17. Briefing Memorandum From the Assistant Secretary of State for Inter-American Affairs (Todman) to Secretary of State Vance1

Congressman Dellums’ Visit to Havana

Congressman Dellums of California visited Havana in late May and shortly after returning briefed the President about his talks with Castro. He asked me to come down to the Hill on June 30. I found some of his comments thought-provoking:

Castro assured Dellums that he did not plan to send combat troops to Ethiopia because he could not, Ethiopia being 1½ times as far away as Angola. However, Castro could not give his assurance publicly because it could cause problems for Mengistu whom he admires.

Castro said he is barely hanging-on in Angola and is disturbed by internecine conflict within the MPLA. Castro is shocked by the low value placed on human life throughout Africa and the brutal methods used in Angola to settle scores; e.g., Neto put some of his enemies in a car, set it on fire, and had it pushed over a cliff.

Castro has given up on Latin America as an arena for Cuban international activity because the middle class is too well-entrenched there. Instead Castro has turned to Africa, where he believes the countries can turn directly from tribalism to socialism. Castro thinks Cuba can make a special contribution in eradicating disease because of its surplus of young doctors.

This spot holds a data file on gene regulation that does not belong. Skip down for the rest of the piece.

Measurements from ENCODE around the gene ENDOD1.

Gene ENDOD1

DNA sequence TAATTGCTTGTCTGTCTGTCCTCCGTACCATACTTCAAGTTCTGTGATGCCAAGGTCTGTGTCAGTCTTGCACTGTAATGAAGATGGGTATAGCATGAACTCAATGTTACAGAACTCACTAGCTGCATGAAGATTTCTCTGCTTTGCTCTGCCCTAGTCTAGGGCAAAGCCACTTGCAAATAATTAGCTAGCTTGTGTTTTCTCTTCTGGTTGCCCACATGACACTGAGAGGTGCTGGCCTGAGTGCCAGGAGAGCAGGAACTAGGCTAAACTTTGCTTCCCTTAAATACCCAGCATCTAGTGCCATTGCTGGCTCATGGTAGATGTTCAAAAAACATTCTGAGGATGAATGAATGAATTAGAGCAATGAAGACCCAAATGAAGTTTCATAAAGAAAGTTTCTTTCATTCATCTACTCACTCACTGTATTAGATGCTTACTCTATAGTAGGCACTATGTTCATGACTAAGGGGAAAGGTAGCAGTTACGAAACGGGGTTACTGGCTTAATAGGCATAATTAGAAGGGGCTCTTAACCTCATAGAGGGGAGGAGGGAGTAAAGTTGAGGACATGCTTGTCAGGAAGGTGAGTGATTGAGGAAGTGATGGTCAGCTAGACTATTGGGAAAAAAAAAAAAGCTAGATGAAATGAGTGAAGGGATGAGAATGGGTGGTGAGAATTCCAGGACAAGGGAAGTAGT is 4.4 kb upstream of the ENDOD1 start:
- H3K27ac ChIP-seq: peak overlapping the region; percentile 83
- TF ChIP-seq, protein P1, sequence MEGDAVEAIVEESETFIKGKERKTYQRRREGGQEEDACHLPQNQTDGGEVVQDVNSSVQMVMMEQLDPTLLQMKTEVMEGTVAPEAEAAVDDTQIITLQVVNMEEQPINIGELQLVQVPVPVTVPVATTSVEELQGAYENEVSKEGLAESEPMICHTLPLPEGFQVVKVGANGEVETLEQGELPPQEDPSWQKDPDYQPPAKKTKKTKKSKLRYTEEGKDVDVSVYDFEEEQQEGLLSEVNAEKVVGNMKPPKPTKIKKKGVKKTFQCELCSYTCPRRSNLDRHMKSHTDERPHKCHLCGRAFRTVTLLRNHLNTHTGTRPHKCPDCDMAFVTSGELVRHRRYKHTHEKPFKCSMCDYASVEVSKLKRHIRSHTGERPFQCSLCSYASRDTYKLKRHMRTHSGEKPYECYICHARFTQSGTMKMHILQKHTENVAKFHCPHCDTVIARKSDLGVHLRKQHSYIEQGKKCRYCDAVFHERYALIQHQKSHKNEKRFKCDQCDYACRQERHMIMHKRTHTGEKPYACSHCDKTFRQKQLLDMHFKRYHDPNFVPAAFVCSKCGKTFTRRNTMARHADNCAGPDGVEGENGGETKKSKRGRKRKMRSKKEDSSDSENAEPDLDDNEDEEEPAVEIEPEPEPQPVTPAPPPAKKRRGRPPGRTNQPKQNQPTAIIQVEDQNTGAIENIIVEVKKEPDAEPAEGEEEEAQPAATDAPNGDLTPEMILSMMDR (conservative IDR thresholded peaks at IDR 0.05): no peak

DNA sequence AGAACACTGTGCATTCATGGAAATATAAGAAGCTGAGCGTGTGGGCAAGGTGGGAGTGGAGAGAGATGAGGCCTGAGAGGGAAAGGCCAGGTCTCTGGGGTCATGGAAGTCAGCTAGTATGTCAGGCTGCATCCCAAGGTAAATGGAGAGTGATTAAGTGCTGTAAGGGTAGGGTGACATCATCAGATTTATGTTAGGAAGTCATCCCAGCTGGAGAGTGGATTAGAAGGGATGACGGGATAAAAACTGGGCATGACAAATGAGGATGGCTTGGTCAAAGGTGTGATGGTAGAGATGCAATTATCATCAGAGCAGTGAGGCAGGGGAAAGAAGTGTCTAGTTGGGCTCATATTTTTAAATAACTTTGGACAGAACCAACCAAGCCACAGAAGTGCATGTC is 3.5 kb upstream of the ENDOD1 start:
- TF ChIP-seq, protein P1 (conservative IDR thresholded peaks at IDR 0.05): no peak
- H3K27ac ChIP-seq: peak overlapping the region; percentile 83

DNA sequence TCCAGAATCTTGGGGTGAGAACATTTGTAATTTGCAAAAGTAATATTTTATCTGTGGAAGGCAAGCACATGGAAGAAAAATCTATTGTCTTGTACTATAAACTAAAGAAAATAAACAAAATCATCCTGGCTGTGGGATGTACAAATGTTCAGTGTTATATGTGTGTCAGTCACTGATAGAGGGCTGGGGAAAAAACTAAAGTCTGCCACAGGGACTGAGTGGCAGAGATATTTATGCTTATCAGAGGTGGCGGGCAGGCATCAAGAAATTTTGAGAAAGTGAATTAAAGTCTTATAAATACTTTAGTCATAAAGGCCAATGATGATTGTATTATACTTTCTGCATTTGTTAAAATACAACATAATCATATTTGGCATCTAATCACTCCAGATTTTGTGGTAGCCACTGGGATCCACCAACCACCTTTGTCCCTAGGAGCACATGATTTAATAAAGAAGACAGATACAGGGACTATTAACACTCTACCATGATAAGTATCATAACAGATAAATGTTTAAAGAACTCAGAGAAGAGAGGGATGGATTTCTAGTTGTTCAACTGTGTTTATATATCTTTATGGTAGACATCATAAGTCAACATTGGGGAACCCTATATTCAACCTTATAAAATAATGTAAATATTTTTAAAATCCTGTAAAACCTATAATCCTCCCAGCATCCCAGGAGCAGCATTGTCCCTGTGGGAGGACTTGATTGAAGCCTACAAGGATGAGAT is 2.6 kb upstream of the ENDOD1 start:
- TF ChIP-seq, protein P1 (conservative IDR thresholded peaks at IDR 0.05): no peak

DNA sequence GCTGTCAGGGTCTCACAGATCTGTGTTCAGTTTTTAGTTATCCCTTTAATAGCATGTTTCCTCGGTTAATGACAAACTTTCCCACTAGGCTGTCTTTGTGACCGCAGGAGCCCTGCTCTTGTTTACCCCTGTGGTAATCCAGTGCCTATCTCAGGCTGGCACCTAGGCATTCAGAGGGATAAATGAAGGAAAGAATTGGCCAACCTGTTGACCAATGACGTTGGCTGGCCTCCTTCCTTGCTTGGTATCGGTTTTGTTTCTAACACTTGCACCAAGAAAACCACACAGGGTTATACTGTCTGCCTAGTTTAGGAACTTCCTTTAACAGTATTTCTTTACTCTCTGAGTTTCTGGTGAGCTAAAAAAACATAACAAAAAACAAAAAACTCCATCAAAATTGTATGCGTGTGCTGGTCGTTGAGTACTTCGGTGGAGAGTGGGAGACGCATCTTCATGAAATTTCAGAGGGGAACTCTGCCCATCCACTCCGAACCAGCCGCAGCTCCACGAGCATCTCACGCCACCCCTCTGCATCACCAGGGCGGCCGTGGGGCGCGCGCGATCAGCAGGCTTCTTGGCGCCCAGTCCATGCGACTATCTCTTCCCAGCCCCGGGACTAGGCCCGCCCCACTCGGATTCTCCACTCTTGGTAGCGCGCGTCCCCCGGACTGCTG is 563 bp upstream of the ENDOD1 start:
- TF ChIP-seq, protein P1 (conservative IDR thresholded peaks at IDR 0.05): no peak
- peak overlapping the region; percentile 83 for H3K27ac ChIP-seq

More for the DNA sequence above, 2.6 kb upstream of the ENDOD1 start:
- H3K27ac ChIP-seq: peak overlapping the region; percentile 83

Dellums is convinced that Castro wants better relations with the US because he is uncomfortable being so dependent on the USSR.

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Dellums said he told Castro that the release of political prisoners was critical for bringing about a more favorable US public attitude toward Cuba.

Dellums is well aware that the US and Cuban Governments are now in direct touch. However, if the Department ever needs a direct confidential intermediary to Castro, he is ready to serve.

  1. Source: National Archives, RG 59, Central Foreign Policy File, P770142–1484. Limited Official Use. Drafted by Gleysteen on July 5; cleared in H.